14. I do not need any more "authenticity" in my engravings... Actually, the heel on this particular graver is kind of insane. I'll use another one with shorter heel.
  15. Alright, gave it a shot at some scroll-work today. I've got to say, it is a real challenge making crisp lines with all those turns. I've got some serious heel-drag in the tight spots which I seemingly just cant get rid off. I think I need to go back to the basics and practice some flare cuts etc. to get those right at least, then look into this heel drag issue. The shading is also very challenging. I will be pestering the people over at engravingforum.com, engraverscafe.com as well as engravers group on Facebook once I really start digging in
  16. I like your particular style, especially the handles. Very nice twist to what you would normally see. Very original.
  17. I understand what you mean. A small project for me would be something like 40 - 45 work hours. My current project however, I've already put 55 hours into forging the blade alone, and now I will do engraving, inlay, heat treat, and polish. I expect to spend the next 4 months working on it. But I agree it is a good idea to do lesser projects at the same time, enabling quicker cash flow. I simply cant bring myself to do anything but sole authorship. It is what I base my name and reputation on. I do the blade, the handle, the sheath. And now I am going to start making woode
  18. Your wiggly lines are quite impressive, especially hammer and chisel taken into consideration. It is far easier and faster when using a pneumatic tool. Anyhow, I've given it a go at scroll work etc. It is very challenging. This is my collection of attempts and failures so far: I created these thick square practice plates from leaf springs, and the idea is to simply machine them down using an end mill when I need a new plate. That way I can re-use these plates many many times.
  19. 1. Adequate is gonna have to do for now I think. 2. I see alot of the EDC stuff on Instagram. I don't think it would appeal to a Norwegian audience. We have a quite different approach to life in general up here in the north.. Anyhow, I prefer to stay on major projects, as these allow me to push my skills and progress as a bladesmith. If I make quick and easy stuff - there is no pushing the limits. 3. Alright, here it goes!: My process: I didn't undercut the grooves on this one as my new inlay gravers are still in transit from the US. I did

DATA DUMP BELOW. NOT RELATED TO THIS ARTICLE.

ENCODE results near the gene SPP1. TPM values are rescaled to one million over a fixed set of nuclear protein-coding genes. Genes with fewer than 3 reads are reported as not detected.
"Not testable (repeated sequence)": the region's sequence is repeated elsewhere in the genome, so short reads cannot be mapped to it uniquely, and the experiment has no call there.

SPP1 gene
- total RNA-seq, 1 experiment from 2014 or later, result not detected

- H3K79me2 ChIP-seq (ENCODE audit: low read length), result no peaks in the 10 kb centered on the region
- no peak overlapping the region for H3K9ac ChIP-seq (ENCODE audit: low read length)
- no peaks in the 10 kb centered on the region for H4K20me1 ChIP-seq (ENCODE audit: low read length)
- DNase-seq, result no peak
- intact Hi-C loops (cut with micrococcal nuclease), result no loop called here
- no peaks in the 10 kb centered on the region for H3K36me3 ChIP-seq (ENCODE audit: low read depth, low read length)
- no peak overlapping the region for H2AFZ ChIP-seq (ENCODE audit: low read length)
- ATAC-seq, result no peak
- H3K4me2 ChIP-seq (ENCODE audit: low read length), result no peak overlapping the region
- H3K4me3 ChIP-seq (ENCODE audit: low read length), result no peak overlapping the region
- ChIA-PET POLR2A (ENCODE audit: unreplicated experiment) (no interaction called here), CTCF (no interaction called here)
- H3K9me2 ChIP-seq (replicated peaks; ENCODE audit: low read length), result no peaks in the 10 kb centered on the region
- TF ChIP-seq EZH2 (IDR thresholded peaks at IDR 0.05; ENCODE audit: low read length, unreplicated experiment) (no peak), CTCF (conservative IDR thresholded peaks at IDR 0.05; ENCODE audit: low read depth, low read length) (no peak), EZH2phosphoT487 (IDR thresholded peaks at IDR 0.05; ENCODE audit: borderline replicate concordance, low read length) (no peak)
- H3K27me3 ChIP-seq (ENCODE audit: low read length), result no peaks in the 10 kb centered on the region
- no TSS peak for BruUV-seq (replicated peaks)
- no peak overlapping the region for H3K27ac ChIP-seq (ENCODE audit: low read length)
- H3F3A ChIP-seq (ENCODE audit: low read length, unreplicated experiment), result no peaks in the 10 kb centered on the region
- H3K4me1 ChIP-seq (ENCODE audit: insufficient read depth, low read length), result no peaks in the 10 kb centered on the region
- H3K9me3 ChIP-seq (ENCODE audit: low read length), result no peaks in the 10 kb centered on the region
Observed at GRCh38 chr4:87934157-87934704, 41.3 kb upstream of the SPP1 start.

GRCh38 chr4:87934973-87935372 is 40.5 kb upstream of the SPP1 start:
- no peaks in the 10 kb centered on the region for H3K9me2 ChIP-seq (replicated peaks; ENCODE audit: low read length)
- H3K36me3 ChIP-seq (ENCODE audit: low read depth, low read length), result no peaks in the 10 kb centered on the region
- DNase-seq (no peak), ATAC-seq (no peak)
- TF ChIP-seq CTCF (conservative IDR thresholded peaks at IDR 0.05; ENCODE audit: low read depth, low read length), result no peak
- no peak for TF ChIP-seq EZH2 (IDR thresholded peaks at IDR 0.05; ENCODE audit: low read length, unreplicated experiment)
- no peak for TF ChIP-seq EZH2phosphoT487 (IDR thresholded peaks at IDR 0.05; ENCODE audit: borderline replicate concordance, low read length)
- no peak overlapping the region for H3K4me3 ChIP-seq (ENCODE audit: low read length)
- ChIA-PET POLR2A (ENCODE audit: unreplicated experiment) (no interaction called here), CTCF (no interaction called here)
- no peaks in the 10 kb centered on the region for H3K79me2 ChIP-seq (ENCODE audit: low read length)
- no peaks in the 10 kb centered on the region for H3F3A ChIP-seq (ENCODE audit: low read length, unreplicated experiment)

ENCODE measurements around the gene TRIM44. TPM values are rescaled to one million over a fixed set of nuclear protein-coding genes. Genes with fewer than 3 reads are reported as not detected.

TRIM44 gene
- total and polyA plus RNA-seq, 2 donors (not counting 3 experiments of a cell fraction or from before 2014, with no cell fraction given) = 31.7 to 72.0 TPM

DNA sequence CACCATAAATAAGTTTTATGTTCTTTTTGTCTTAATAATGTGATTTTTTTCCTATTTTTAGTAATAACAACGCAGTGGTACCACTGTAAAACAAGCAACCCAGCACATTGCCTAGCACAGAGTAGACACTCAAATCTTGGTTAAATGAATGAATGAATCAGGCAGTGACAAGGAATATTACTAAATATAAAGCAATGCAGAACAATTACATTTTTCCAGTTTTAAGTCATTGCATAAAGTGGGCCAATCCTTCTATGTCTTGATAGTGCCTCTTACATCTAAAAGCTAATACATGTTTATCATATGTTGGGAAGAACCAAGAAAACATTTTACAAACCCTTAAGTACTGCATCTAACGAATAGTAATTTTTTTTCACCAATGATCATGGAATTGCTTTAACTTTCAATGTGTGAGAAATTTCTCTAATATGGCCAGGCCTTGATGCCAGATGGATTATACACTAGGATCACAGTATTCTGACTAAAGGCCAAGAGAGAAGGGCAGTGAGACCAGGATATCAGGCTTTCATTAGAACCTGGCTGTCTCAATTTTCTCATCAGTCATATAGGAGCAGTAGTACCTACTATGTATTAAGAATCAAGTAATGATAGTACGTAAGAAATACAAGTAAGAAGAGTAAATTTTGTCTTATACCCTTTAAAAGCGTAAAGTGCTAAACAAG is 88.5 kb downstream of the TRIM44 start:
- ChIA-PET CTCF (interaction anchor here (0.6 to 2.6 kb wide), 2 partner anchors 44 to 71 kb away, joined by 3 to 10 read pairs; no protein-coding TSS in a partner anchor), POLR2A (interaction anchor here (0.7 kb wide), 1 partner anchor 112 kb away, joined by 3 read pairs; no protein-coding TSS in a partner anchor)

20. I found an Amscope that has a 200mm working distance, so I think I will go for that. I saw Lindsay over at airgraver.com had tested a setup from Amscope - and reported that it was satisfactory at least for entry people like myself. It will run me about 550 USD + whatever astronomical shipping over the pond to Norway. I think it will do. The package contains 0.5 barlow as well, so... I'll contact'em and figure out to which degree they can accommodate my needs. I don't think EDC is a thing up here. People usually carry around their wallets, and that's just about it. Anyhow, I'v
  21. 1. I haven't been able to afford a microscope yet, so I'm currently using one of those visors with magnification lenses. 2. Yeah, I gave that a try today, and it works nicely. 3. Speaking of microscopes... There is no way I am going to be able to afford one of those 2000+ USD scopes with boom at the moment. But could this be an alternative for me?: Relife M3T-STL2 Multipurpose Trinocular Boom Stereo Microscope 7-75 Zoom From what I can gather, seems maximum working distance is 100mm. I have a microscope camera down in the lab, so
  22. Thanks, couldn't have done it without you all! One thing that bothers me though, is that as I cut a line; the burr in front of the graver obstructs my view of where the tip if the graver is. As a result allot of the time I operate more or less on gut feeling alone - keeping my focus ahead of the graver - trusting that the actual tip is where it should be. Unless I do this - I'm flipp'in out chips every 4-5 mm, which I can't see being very efficient.
  23. Alright, outlining practice plate number 01 finished. Going to flip it around, and go another round on the other side. This time, perhaps something circular... I think I am going to need a few more km/miles of cutting before I get my depth control at a respectable level. I feel though, that I've gotten a whole lot better at keeping correct distance to the inlay. I am now able to pretty much shave up against the edge of it. The challenge going forward - will be to keep this constant. Thanks for all the feedback guys, it's been invaluable to me!
  24. Alright, I've given it somewhat of a try. I've adjusted pressure down to 10psi, switched to steel piston, lowered the idle (was way too high) and gone pretty thin - and as close as I could: I'll do the rest of the plate tomorrow. I took the opportunity to read up on the user's manual, and man, did I need it.. haha I accidentally gained a bit more understanding of how the little thing works. So far I've been running full throttle at 80 psi with the tungsten piston - cutting both deep and shallow. With 10 psi and steel piston I gained infinitely more contro
  25. 1. Yeah, I figured as much. I want to try to fit in around 1 hour of engraving every day, along with 1 hour of drawing - but it is difficult. I get up at 04:00 to go for a 1h run, lift some weights - and then get in the car and drive to work by 06:00. Then when I arrive at home around 16:30 in the afternoon, I have to eat, pay a minimum of attention to my wife - and then - if I have any energy left in me - I have 2 hours available to either draw, engrave, forge or do general work on knife projects I've got going before having to hit the sack at 20:00. 2. Will do! 3. Al